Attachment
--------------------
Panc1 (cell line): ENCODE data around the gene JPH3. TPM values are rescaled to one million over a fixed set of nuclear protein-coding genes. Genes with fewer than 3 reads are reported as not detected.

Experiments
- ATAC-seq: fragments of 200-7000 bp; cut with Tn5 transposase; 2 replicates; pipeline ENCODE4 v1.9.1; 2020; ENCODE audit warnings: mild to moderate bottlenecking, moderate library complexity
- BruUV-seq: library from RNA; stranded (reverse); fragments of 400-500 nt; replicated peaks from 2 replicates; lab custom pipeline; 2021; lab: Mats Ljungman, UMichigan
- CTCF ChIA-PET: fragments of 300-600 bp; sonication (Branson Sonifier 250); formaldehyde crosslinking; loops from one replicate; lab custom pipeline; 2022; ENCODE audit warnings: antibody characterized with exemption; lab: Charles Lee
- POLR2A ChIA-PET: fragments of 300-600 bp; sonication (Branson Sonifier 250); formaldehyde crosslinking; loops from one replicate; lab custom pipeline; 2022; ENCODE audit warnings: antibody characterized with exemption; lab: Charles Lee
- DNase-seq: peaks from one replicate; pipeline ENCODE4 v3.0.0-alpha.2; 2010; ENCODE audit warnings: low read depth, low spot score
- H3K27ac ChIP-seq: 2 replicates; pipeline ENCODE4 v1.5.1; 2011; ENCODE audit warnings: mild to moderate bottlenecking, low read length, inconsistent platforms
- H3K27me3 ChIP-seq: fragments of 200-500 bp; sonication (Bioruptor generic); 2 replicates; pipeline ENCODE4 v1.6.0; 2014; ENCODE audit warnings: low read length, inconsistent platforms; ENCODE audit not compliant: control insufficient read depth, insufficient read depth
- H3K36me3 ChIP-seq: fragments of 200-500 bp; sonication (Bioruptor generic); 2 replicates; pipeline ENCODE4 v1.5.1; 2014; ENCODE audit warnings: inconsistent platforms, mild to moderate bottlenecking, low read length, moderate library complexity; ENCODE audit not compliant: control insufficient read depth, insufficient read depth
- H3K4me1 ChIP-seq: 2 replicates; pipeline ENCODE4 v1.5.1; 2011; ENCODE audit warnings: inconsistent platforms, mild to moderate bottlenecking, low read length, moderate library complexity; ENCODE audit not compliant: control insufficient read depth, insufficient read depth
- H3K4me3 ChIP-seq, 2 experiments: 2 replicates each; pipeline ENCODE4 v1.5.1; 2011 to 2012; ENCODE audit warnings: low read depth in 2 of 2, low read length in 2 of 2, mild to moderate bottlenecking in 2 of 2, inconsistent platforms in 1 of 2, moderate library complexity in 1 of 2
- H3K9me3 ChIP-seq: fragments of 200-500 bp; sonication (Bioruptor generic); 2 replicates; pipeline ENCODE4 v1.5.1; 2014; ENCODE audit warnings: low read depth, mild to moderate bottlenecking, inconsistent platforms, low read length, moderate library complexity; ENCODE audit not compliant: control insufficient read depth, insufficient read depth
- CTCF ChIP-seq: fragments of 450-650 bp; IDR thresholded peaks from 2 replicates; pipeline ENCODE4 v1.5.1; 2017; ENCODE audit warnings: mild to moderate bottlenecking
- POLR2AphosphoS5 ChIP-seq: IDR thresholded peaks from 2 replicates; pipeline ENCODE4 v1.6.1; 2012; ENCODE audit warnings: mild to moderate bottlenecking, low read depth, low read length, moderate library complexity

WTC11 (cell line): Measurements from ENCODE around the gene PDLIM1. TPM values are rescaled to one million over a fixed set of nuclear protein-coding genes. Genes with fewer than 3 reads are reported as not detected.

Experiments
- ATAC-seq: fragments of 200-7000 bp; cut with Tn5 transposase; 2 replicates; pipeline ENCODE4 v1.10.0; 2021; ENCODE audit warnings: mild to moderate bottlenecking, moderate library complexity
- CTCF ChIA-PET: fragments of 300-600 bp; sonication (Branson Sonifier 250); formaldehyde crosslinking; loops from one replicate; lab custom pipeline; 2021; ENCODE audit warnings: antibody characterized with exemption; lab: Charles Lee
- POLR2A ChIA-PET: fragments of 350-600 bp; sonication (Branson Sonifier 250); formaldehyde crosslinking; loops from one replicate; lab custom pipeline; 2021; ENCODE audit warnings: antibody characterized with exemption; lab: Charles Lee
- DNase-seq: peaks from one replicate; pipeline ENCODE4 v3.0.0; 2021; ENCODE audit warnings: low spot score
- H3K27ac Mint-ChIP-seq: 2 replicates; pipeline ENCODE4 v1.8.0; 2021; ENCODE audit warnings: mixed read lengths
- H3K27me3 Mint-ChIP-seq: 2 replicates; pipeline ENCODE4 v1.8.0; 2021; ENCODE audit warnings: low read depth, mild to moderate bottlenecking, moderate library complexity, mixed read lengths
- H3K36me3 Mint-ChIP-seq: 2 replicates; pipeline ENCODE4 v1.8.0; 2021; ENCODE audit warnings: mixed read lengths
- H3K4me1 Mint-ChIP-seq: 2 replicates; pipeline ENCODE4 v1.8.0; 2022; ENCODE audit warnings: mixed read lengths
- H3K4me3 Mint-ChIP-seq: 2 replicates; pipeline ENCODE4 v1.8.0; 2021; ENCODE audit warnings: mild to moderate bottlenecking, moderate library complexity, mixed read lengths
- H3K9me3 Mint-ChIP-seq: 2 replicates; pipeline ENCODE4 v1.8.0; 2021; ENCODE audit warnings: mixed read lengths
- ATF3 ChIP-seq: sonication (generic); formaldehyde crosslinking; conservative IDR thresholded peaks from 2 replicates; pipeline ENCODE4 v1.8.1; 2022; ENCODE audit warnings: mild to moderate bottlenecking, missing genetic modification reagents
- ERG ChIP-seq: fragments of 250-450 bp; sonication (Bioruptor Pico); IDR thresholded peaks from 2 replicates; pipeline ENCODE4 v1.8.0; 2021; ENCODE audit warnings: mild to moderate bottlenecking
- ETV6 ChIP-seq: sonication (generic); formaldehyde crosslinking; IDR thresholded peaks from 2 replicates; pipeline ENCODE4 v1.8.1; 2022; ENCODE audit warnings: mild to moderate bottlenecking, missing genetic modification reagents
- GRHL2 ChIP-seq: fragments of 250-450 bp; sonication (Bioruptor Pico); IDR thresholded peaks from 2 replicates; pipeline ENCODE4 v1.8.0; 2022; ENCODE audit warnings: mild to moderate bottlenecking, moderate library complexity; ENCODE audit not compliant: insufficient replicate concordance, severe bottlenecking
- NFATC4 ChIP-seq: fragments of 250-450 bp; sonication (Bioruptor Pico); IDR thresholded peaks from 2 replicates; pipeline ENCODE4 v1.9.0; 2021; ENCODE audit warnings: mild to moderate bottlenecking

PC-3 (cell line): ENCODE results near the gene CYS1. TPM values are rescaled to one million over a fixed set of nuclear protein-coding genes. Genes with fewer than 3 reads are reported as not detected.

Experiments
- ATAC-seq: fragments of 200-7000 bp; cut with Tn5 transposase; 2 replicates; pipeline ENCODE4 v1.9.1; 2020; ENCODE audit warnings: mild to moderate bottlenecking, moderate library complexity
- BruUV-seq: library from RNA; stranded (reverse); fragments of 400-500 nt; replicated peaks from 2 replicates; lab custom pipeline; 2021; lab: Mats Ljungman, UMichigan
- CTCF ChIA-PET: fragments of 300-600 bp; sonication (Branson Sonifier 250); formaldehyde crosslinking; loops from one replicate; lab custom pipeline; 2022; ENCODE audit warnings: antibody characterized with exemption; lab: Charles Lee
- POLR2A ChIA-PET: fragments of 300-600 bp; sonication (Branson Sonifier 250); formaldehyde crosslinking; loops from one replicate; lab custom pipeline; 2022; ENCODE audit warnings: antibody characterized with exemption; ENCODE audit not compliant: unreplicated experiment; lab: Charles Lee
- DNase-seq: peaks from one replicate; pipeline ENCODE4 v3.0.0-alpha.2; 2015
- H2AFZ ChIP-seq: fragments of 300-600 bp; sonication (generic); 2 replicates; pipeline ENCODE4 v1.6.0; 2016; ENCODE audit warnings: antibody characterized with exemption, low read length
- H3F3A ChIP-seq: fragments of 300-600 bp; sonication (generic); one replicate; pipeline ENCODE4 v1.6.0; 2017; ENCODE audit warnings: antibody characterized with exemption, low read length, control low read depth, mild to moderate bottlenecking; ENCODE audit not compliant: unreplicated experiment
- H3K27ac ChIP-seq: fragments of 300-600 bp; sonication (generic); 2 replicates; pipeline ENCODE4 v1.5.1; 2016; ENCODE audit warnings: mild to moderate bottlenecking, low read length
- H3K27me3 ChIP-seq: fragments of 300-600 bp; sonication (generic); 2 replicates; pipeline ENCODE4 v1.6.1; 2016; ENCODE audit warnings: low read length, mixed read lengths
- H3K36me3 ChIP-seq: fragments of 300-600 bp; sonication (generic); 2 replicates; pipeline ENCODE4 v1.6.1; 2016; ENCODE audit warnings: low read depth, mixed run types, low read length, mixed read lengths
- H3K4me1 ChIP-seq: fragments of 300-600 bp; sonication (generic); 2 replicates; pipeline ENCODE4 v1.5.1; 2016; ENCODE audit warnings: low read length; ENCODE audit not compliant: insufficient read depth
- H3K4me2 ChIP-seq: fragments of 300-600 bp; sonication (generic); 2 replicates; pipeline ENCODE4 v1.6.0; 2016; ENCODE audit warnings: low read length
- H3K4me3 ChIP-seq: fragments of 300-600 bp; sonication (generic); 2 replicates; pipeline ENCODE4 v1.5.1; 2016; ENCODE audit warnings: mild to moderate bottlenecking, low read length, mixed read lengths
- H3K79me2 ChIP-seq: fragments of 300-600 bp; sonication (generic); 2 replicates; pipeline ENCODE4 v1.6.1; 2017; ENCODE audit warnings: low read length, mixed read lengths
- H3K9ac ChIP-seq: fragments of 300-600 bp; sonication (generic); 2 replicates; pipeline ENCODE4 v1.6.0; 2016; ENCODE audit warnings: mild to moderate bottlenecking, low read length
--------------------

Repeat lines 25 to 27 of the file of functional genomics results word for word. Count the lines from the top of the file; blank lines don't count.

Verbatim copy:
- H3K4me1 Mint-ChIP-seq: 2 replicates; pipeline ENCODE4 v1.8.0; 2022; ENCODE audit warnings: mixed read lengths
- H3K4me3 Mint-ChIP-seq: 2 replicates; pipeline ENCODE4 v1.8.0; 2021; ENCODE audit warnings: mild to moderate bottlenecking, moderate library complexity, mixed read lengths
- H3K9me3 Mint-ChIP-seq: 2 replicates; pipeline ENCODE4 v1.8.0; 2021; ENCODE audit warnings: mixed read lengths